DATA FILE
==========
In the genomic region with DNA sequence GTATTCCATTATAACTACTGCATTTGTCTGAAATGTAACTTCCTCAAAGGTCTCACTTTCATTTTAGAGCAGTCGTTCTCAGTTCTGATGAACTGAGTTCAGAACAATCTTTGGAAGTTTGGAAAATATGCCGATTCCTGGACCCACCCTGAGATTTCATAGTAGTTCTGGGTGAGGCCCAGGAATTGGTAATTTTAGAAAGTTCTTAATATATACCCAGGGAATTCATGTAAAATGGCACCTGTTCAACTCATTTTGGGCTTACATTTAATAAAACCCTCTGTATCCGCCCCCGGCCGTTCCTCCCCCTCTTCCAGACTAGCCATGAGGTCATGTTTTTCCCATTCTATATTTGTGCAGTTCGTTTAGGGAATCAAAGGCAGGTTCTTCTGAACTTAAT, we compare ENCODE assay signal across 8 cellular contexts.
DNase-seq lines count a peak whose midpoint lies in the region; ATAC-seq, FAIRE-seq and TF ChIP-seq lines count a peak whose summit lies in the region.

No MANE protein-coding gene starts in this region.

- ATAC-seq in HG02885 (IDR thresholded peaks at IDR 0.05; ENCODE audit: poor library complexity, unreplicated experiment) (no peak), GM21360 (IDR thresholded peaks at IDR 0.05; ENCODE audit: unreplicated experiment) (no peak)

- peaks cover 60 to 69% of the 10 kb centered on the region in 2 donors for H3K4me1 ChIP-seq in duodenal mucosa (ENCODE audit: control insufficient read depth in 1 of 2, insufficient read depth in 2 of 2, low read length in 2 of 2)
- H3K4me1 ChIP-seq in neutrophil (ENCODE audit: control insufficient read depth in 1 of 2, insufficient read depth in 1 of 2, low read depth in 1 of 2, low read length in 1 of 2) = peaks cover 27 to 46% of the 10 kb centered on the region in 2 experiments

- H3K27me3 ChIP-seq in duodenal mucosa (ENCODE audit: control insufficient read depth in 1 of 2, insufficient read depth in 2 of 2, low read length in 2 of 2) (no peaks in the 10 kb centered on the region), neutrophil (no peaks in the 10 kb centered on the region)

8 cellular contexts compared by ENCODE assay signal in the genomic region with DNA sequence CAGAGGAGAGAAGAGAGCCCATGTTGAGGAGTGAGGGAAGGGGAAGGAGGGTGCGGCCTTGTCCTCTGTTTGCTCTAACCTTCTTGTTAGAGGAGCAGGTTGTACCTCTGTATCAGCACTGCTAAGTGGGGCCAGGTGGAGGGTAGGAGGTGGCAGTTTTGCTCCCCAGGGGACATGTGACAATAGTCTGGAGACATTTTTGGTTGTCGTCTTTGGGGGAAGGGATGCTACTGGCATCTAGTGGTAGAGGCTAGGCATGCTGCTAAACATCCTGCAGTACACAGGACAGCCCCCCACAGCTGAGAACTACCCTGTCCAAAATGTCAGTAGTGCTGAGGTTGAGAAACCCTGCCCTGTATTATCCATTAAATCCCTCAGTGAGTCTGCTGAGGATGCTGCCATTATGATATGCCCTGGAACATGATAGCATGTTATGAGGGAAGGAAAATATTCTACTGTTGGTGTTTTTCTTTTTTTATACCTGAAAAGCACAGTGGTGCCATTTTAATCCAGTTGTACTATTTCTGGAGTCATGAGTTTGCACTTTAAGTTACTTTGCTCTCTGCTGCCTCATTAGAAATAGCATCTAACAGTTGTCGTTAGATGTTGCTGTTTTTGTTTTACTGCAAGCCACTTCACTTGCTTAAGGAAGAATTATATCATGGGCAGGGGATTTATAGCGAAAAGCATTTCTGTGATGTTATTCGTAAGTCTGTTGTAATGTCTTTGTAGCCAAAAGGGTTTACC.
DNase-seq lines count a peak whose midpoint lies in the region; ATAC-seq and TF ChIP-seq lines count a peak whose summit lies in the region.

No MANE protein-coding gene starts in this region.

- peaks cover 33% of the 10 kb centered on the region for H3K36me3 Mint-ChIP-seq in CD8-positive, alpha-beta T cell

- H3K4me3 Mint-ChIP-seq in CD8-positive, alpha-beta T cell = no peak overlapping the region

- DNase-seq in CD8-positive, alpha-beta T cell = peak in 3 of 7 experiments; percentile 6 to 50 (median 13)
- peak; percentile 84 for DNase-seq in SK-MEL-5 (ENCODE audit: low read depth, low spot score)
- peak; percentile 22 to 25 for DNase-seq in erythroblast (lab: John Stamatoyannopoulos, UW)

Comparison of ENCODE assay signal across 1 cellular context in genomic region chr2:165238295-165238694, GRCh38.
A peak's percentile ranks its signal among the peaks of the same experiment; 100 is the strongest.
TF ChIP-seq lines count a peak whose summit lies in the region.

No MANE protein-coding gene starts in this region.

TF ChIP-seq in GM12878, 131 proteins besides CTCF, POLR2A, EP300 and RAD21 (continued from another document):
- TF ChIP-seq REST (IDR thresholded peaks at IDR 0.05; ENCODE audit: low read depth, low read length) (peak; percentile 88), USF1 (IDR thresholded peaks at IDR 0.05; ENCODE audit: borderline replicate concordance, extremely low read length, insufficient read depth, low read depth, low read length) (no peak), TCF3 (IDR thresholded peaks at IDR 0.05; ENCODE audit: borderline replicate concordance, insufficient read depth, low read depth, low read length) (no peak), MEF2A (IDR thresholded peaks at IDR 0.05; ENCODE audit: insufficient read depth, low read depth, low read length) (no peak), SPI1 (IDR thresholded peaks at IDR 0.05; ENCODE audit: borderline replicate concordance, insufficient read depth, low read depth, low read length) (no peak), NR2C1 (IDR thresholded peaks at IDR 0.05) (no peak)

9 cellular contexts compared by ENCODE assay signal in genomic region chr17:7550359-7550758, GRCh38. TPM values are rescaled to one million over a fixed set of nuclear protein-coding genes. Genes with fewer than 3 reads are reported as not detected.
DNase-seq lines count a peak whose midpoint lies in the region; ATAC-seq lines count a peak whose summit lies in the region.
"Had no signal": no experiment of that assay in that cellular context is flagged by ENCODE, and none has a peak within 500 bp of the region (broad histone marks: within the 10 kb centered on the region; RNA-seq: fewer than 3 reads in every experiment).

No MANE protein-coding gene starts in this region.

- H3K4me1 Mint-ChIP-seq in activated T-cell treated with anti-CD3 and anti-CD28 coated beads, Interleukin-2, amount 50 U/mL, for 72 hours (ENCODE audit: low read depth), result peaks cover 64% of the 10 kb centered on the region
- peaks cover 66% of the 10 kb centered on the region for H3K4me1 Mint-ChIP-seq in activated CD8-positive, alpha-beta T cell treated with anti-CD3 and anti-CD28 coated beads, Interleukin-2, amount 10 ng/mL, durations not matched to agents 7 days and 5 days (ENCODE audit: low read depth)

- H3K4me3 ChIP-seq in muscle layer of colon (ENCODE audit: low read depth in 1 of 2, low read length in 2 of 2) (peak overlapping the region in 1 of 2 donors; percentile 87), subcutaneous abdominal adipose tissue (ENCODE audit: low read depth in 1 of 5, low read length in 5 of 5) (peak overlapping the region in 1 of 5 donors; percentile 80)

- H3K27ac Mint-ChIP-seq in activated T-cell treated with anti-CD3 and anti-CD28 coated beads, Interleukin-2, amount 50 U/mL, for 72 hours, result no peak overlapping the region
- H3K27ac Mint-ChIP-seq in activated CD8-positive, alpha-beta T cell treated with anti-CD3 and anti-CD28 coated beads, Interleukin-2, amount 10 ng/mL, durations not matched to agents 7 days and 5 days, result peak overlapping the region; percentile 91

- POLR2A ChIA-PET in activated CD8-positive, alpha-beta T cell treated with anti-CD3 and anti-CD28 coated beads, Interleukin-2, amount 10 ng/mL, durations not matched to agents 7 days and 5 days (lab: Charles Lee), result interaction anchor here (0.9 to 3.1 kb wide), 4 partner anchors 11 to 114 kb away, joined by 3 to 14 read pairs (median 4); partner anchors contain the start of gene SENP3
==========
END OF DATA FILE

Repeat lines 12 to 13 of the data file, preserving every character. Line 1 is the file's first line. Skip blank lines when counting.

- H3K4me3 Mint-ChIP-seq in CD8-positive, alpha-beta T cell = no peak overlapping the region

- DNase-seq in CD8-positive, alpha-beta T cell = peak in 3 of 7 experiments; percentile 6 to 50 (median 13)